Why does the moon have phases?
As we watch the moon night after night, it seems to change its shape. These different appearances are called phases.
The moon’s rotation around the earth causes the phases.
The moon gives off no light of its own. It reflects the light from the sun. The sun can light up only one half of the moon at a time.
The phase that we see from the earth at any time depends on how much of the lighted side is turned towards us.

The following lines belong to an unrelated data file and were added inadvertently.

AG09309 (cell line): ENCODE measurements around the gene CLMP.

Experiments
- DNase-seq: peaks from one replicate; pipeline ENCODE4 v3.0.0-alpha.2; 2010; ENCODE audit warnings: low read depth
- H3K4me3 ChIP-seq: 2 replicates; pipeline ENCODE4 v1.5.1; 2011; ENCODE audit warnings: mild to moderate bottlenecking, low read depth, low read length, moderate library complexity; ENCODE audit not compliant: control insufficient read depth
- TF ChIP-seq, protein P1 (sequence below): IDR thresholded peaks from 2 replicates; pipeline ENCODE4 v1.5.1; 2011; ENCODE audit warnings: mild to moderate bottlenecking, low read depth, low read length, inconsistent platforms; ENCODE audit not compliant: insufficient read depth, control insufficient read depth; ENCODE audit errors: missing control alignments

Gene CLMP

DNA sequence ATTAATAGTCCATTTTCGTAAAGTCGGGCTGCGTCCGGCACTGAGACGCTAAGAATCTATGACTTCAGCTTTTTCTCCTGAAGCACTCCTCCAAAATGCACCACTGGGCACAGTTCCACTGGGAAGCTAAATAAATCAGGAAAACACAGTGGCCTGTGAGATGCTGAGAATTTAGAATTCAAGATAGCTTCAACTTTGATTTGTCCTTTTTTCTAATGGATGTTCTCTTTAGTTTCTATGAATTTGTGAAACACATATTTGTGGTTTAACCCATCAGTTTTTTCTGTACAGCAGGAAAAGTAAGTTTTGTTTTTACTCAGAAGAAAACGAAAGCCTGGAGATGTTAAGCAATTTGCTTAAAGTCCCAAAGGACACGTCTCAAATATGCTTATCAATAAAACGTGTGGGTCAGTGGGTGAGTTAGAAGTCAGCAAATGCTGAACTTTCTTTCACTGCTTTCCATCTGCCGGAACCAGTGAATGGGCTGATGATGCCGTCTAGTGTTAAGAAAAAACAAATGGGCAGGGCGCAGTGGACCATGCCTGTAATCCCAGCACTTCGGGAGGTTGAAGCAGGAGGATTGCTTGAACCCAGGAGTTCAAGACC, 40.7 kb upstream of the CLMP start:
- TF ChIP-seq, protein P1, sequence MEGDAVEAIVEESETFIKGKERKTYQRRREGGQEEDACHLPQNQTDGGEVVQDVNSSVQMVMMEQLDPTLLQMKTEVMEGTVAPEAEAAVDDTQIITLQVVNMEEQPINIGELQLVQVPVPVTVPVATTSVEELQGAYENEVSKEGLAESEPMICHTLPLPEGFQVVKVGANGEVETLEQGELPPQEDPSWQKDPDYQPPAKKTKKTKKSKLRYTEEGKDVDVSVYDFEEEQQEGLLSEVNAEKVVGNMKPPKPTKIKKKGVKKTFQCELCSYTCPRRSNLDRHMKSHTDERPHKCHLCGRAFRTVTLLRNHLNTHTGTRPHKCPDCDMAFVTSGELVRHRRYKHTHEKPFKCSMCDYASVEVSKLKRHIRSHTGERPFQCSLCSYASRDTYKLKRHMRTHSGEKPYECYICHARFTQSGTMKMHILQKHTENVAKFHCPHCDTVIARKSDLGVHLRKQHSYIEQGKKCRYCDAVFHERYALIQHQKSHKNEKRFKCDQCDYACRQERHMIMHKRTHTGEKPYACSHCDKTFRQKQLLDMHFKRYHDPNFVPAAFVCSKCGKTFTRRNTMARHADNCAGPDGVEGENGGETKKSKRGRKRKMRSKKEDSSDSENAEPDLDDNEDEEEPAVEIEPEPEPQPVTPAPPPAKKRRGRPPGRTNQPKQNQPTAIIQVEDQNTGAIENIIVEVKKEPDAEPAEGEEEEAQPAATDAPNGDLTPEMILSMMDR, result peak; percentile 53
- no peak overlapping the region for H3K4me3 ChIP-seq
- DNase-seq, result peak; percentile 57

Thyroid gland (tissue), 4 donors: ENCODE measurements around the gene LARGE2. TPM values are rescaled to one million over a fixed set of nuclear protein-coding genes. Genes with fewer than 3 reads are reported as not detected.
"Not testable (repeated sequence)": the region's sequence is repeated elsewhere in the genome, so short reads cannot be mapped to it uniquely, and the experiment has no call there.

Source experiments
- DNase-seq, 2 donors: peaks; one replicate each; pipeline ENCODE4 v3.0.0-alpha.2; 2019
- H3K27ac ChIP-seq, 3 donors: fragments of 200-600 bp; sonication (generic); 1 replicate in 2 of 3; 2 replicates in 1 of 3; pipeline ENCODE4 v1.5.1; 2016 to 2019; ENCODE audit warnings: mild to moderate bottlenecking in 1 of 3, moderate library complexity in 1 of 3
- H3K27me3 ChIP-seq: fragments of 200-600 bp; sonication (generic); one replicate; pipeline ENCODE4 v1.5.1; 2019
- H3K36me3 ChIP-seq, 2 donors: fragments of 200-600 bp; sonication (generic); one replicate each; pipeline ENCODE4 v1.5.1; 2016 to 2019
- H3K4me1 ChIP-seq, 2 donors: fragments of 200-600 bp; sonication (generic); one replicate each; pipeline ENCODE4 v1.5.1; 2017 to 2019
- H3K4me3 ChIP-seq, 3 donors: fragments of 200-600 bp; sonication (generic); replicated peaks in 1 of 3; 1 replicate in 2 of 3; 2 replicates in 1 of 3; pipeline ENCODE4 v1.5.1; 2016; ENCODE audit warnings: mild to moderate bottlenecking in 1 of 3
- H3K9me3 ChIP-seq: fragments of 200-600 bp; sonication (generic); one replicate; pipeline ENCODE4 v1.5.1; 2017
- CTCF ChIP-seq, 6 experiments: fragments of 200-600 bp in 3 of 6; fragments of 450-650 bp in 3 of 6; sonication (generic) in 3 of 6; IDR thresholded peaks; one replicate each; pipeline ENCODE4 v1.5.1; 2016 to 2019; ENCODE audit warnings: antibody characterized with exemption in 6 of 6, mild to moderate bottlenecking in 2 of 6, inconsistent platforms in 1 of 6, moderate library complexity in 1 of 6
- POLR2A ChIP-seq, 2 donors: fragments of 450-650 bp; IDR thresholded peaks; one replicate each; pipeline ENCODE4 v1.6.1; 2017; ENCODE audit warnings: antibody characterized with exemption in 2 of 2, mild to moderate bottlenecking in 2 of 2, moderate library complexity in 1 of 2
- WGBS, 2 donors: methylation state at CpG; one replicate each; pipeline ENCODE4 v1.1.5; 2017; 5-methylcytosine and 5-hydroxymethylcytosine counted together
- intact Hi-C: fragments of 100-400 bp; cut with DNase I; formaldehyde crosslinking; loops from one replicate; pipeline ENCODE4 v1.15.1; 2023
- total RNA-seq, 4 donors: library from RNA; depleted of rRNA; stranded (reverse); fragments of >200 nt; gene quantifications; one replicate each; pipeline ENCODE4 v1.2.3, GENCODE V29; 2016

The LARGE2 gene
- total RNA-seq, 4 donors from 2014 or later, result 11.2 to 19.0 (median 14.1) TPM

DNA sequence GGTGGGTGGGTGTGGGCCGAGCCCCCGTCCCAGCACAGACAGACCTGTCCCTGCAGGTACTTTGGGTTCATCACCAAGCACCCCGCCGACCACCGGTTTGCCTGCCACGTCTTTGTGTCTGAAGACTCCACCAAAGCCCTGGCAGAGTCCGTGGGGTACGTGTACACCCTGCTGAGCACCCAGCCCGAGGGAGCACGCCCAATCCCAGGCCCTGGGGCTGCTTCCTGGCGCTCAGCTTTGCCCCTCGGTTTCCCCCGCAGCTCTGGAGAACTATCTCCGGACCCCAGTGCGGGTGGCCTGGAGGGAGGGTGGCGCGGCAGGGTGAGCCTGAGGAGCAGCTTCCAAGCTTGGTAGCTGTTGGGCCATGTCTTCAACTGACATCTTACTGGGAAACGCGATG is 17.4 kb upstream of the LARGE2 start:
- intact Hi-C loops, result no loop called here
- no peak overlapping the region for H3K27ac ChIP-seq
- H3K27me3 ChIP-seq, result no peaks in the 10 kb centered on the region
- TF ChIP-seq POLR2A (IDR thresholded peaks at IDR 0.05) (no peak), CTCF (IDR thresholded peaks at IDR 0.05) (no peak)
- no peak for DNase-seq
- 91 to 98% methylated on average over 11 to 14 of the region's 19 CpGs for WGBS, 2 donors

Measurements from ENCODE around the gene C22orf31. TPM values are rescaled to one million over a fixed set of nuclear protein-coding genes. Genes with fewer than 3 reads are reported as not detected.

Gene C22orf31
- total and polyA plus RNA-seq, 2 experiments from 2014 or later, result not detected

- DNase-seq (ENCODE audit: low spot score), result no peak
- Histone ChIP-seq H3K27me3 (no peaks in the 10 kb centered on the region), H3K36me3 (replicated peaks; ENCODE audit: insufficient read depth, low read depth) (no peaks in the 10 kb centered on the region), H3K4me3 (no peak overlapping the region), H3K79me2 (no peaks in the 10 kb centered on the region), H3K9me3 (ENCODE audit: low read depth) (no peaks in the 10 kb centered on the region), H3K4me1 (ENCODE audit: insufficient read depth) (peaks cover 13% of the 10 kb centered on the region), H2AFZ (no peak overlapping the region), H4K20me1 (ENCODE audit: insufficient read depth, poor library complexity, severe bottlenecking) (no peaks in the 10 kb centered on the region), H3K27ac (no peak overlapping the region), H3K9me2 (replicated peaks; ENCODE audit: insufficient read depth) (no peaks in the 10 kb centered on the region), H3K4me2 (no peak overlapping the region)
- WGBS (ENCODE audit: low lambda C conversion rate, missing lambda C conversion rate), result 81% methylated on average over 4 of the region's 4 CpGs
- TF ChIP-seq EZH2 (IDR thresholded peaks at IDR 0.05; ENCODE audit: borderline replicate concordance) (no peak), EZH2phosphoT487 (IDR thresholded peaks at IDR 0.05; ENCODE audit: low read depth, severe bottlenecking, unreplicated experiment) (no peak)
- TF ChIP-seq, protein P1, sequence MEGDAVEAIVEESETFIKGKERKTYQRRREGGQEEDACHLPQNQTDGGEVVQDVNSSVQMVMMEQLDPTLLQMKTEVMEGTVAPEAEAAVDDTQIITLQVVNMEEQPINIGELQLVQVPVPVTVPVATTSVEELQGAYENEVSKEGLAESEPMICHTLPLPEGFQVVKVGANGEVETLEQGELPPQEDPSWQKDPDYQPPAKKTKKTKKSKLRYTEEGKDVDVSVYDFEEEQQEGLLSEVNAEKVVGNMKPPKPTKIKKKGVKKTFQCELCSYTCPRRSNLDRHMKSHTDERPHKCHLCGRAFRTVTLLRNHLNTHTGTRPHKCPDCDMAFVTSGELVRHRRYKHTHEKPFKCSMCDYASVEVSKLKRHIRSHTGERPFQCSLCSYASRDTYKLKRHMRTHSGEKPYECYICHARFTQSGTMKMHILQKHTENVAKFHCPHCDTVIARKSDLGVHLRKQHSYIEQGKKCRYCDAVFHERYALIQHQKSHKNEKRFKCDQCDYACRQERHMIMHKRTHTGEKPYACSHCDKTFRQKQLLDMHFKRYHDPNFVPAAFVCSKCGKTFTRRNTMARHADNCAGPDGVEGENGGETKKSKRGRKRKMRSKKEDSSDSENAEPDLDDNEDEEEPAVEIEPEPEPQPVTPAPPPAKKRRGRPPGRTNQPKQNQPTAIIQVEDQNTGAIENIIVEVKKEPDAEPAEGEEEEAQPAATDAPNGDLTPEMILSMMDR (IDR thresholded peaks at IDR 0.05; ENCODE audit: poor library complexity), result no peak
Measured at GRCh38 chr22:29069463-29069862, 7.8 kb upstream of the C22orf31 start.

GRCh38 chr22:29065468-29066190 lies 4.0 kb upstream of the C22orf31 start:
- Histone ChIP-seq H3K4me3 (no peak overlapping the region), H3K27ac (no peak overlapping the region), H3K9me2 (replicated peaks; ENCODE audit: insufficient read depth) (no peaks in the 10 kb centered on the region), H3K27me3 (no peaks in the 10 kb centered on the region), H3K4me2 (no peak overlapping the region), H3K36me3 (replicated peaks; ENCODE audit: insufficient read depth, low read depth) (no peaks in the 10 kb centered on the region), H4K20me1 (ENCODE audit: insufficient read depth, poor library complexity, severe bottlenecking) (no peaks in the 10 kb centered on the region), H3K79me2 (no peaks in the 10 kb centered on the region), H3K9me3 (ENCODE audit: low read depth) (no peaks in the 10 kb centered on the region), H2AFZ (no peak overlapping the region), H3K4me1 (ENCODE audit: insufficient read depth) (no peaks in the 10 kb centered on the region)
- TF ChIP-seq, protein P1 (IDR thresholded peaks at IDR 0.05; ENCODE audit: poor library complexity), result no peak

When the moon is between the earth and the sun, its dark side is turned toward the earth. At this time, the moon is almost invisible. It is called the new moon.
A thin crescent appears as we begin to see part of the sunlit side. Each night the crescent gets a little larger. After a week, it is a half moon.
At full moon, the moon has circled far enough for us to see all the sunlit half. As it completes its journey around the earth, the moon again passes through all its phases. – Dick Rogers